Grammie Hannan, Abbie not Monette, could spit. I am not saying that Grammie Monette lacks an impressive spit just that this memory is about Grammie Hannan (Abbie).
Grammmie Hannan is my father’s mother and she was born in early nineteen aught something. 1902 or 1904. All my grandparents were born in the early nineteen aughts and I just can’t remember which was when.
Jubilee, my bonus baby, was born one hundred years later in two thousand aught four. Wow. I had not thought about that before – 100 years. Wow. Grammie Hannan died over a quarter of a century ago. My heart aches that none of my children know her. There were long seasons when Grammie Abigail Stevenson Hannan was my best friend. She was tough but I knew she had my back. David’s, too.
Sometimes Grammie used words like aught. Aught can be used as an auxiliary verb, a pronoun, and a noun. Aught is one of those words that is hard to work into ordinary conversation, but we all know what it means when we hear it.
To be certain that I truly did know what it means, I looked it. I learned that it is considered archaic and identified, in three out of four sources, as Old English. One source credited ancient Scottish roots. If I had found ancient Irish roots, too, it would be a word akin to my own heritage which leans more Scottish and Irish than English, but I have not done the DNA testing so who knows.
Grammie Hannan sometimes used terms and phrasing that was new to my young Texas ears. I don’t consciously recall many of them, but they will occasionally pop into my head and I remember her using them. Or, like today, I am telling a story and there they are. “Pooh” was integral in several color phrases. Don’t stir it with a stick. He thinks his doesn’t stink. I feel like hammered doggie… you get the picture.
My favorite poetic memory from Grammie Hannan ended with, “I don’t know how in hell ‘e can.” It is a great poem. You ought to look it up. (Ought is derived from “to owe.” And, yes, I did spend too much time looking at definitions this morning, but it was genuinely entertaining and mentioned nothing of politics or the downfall of civilization.)
Oh, never mind. I looked it up for you. It appears to be by Dixon Lanier Merritt.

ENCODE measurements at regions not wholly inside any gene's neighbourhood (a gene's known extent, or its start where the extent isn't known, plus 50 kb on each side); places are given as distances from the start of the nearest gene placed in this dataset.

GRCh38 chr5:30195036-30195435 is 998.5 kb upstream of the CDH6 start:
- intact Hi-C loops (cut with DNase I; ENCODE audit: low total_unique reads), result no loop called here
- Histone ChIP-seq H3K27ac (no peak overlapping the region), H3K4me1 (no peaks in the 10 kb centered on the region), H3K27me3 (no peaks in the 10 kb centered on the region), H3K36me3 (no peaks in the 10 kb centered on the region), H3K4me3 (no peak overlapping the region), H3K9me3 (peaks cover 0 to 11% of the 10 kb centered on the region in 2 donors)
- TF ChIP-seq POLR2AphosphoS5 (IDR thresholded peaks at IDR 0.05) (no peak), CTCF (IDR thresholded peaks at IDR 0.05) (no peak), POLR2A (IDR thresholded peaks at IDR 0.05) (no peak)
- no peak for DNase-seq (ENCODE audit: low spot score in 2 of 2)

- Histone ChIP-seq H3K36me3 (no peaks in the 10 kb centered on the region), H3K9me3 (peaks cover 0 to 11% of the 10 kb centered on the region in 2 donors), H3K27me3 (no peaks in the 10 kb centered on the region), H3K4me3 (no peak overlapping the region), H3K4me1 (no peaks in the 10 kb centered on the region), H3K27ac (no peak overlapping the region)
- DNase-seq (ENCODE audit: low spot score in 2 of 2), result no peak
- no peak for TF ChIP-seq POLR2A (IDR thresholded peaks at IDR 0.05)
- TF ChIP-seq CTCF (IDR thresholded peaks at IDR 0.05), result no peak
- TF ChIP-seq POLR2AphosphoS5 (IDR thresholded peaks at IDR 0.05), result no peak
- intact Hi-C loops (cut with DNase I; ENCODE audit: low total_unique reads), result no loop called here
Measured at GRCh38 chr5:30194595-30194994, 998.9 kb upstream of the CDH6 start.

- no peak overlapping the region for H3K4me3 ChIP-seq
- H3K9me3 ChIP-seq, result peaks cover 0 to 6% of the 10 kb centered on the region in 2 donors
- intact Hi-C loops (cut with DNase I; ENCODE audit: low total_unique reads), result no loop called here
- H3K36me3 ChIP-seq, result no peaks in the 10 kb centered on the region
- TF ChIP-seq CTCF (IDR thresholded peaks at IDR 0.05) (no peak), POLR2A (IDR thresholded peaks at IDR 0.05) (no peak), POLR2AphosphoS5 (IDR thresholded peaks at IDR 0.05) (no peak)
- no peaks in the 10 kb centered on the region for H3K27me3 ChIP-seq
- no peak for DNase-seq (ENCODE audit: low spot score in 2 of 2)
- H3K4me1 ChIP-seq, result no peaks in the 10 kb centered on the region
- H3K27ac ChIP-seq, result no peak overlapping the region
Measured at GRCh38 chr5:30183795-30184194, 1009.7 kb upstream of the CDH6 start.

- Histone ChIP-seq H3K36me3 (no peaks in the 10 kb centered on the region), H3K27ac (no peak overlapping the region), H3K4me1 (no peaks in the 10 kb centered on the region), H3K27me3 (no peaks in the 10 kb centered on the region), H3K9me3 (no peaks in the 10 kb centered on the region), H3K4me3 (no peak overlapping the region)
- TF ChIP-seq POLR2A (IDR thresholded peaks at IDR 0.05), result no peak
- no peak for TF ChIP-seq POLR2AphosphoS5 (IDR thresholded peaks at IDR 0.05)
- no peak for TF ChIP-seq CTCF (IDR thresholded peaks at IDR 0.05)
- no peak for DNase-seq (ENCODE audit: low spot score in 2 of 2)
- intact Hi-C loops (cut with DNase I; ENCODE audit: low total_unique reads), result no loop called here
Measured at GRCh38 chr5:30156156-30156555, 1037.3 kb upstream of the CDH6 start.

“A wonderful bird is the Pelican.
His beak can hold more than his belly can.
He can hold in his beak
Enough food for a week!
But I’ll be darned if I know how the hellican?”
Don’t you hate it when writers take too long to get to the point. I know I do. Apologies!
So, we loved to go walking with Grammie Hannan in the woods, my sister and I. At least I loved it. I think Brenda did, too. If she did not love it, she was at least game to join us. There were THICK woods behind Grammie Hannan’s house in Liberty, Maine. At least they seemed thick at the time. We did not go back there often, but sometimes with Grammie. Often we would walk the dirt road in front of the house or up the hill to the garden. Grammie was always on the move. AND SHE COULD SPIT. Impressively.
When I tried, if I were sitting, the spittle ended up on my lap. If I were standing the spittle ended up on my shoes.
I was a spitting failure.
The opposite of a flaming success.
Fast forward forty something, maybe fifty years and…
I GOT IT DOWN! Grammie would be proud.
Revelation dawned during an early morning walk with my boxer/ ridgeback mix, Wesley. It was cold. No tissues. Only one option: spit.
Turns out the key to success is seasonal allergies!
Happy memories of walking with Grammie Hannan flooded my heart and mind.
Grammie’s legacy has come full circle.
I hope one day to have grandchildren carry forward the legacy, but without the allergies.